How We're Helping to Save the San Diego Thornmint

Conservation Status: U.S. Fish and Wildlife Service - Threatened

Threats to survival: Habitat fragmentation; low genetic diversity; invasive species

Managing Together

Although it is considered to be a rare plant, the San Diego thornmint has a large number of occurrences in San Diego County with multiple populations. However, these populations have become isolated and each faces a plethora of threats, including a decline in genetic diversity resulting from their isolation. Under the leadership of our partners, land managers in San Diego County have come together to manage collectively and adaptively the San Diego thornmint throughout the region. Our Plant Conservation team is gathering key information on thornmint biology to help inform and ensure the success of regional management strategies.

A Common Garden

We collected seeds at eight sites where San Diego thornmint occurs, ranging from coastal Carlsbad to the mountains of Cleveland National Forest. We then conducted a common garden experiment in which seeds from different sites were grown under the same conditions in order to test whether differences in seasonality and morphology between populations are genetic or are the result of individual plants responding to their environment. We found that differences in the timing of flowering, plant height, and response to increased watering appear to be genetic, with most variation occurring along an east-west gradient. This work helps give land managers a better idea of the degree of similarity among populations and whether it would be appropriate to enhance one population with seed from another.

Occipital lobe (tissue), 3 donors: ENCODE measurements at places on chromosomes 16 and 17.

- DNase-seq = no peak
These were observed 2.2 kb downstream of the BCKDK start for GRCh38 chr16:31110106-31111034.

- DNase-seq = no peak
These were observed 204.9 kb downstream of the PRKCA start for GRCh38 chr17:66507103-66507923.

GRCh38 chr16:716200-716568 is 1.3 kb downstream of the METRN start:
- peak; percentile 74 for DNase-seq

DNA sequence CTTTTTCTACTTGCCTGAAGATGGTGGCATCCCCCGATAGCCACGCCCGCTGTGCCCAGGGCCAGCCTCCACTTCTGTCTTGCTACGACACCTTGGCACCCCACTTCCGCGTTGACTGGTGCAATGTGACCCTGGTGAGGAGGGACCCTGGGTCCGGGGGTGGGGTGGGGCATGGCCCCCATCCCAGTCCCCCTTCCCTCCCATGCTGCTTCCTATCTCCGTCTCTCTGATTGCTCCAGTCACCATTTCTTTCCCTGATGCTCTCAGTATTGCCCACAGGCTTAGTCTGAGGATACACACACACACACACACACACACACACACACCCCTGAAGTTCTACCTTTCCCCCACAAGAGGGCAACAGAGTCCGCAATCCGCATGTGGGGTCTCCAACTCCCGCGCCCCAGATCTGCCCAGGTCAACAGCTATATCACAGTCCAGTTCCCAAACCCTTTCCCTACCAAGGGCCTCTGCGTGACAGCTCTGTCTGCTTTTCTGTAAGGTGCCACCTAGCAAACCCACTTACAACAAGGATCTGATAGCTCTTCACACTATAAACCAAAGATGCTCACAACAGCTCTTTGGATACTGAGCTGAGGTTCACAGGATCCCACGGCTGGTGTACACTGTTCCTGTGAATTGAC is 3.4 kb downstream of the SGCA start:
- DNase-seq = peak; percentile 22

Seeds in the Bank

Results of the experimental and genetic studies have justified the need to better represent all San Diego thornmint populations in a seed bank. Seeds remaining from our collecting activities for the common garden experiment have been added to our Native Plant Seed Bank, where they serve as an insurance policy against extinction. Still, more populations need to be conserved in order to better capture the genetic diversity of the species. Our long-term goal is to ensure that there is seed available to enhance populations needing it most without diluting the genetic differences that promote critical adaptations to specific environments.

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